The launch of a 2018 salary guide analyses UK creative and marketing sector salaries from the past three years and the trends that have emerged
According to the 2018 salary guide launched by Aquent/Vitamin T, the specialist recruiters for creative, digital and marketing talent, senior and mid-level marketer have seen a substantial pay rise over the last three years.
While junior salaries have remained relatively consistent, front-end developers have seen their salaries rise by 12% and junior insights and analysis marketers have seen a bump of 8%. Mid-level project and account managers have seen no change in salaries in the past year with the exception of print project managers who’ve seen a 7% increase. Salaries for project and account managers generally range between £30,000 to £40,000.
Mike Berry, UK Country Manager says “Marketing is a fast-moving, responsive industry and brands have had to react quickly to find new ways to reach their audiences and to assess success. Certain skills are in high demand, driven by the move to digital and increased use of big data, so it’s no surprise roles like developers and analysts have seen large salary increases. While events management may seem an unexpected role to see a big jump this has been driven by the increased demand from brands for more experiential events and the need to reach people in the real world, beyond digital.”
The biggest growth with the highest rate of increase has been seen by UX architects (47% over three years to an average £70,00), who are deemed to be senior professionals. CRM marketers have also seen a 28% increase to £67,500 and web analysts have had an increase of 27% to £70,000. Events managers have seen a 40% increase bringing their average salary to £67,500.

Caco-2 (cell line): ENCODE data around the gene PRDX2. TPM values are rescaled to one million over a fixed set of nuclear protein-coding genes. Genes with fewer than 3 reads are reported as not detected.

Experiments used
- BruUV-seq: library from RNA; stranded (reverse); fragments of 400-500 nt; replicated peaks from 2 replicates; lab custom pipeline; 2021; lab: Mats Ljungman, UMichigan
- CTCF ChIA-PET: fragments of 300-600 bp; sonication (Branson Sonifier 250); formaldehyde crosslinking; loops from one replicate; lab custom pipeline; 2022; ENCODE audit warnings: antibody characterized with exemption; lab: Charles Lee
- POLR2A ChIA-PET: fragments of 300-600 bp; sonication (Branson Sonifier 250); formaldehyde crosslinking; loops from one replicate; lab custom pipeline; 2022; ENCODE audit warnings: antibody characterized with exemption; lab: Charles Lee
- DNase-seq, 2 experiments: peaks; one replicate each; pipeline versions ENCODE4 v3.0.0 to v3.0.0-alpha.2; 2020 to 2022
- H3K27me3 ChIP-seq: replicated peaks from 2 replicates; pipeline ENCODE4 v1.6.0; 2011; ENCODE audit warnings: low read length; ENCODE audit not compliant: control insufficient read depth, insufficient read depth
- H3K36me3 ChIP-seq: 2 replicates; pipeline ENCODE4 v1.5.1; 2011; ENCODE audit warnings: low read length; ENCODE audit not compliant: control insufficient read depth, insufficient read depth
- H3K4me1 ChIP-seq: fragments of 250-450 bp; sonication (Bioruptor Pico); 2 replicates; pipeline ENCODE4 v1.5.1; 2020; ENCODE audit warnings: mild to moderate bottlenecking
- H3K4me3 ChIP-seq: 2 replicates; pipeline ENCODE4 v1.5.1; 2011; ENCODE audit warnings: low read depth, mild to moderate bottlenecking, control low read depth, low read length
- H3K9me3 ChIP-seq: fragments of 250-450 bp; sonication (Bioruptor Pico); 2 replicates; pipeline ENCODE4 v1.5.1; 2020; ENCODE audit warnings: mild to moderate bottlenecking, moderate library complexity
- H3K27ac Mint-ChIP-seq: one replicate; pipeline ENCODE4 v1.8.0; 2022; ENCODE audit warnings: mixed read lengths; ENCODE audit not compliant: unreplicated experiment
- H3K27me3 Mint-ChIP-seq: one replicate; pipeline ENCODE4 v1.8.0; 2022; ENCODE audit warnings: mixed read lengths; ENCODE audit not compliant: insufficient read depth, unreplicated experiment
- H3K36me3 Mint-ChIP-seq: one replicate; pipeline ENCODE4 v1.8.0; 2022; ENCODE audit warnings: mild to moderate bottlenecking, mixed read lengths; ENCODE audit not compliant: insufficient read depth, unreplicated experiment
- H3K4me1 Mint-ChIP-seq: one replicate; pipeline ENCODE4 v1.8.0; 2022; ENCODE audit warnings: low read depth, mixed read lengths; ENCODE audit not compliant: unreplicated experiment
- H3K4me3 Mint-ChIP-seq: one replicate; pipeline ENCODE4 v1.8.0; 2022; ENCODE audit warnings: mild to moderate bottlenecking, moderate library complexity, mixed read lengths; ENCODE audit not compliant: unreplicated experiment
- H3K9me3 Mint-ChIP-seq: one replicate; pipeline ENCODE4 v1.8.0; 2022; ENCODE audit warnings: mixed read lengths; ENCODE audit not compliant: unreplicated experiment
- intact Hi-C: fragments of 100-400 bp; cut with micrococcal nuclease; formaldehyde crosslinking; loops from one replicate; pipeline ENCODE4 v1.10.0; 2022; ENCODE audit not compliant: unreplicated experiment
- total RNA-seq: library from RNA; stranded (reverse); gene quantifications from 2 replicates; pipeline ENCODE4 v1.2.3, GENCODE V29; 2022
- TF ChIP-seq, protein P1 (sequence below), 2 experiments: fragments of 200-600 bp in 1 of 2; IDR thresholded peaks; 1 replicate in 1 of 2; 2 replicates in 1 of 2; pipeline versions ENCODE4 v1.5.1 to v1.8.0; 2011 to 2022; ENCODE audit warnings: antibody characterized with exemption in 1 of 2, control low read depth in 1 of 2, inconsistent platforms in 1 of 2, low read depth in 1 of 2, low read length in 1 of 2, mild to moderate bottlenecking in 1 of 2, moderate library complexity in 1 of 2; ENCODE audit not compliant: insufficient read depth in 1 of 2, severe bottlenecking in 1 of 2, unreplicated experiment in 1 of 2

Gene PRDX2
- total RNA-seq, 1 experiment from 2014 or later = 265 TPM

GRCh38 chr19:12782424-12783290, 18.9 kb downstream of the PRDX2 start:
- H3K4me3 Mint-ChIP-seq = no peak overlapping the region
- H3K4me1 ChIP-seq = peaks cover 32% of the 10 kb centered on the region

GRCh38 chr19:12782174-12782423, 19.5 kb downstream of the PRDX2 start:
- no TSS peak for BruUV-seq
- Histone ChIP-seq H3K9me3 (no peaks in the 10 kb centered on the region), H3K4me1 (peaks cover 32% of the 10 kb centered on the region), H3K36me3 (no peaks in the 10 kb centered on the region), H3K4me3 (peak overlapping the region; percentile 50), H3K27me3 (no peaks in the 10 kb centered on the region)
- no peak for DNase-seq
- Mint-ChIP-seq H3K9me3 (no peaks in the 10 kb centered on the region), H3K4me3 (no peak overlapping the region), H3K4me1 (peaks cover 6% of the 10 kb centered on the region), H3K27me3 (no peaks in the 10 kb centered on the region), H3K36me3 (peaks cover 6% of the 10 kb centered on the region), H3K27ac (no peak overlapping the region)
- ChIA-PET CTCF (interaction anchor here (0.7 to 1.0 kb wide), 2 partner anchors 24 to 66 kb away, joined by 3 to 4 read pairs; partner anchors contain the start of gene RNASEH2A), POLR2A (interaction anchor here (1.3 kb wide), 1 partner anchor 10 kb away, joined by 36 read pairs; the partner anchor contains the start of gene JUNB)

While some roles in the creative industry have experienced a pay increase in the last three years, the study found that writing and content roles, regardless of seniority, junior copywriters, web editors and content editors are seeing pay in the mid £20,000s with no sign of an increase anytime soon.
Berry continues, “Employers are keen to recognise and reward talent but they are operating in a challenging market. The overall salary picture for marketing employees is more positive than the broader UK one, where the average salary increase is forecast to be 2.9%.”
Technology roles have seen little salary growth, with the exception of senior mobile app developers, who have seen a 25% increase in the past year. Top flight mobile app developers can expect a median salary of £75,000.
This study makes it clear that the professions that have seen the most growth in terms of salary are digitally-led roles, which are in line with our digitally-led culture. To receive the higher tier salaries employees will have to diversify their digital skills in 2018.
“There’s a lot of people excited by the prospect of working in the creative industries, offering employers a lot of choice at junior levels. This is no doubt a factor in the lack of salary growth in both the past year and over the past three years. However, senior people are always in shorter supply, especially in growing marketing sectors, so employers have had to adjust salaries accordingly. Those with ten years’ or more experience are seeing some large pay rises.” Berry concludes.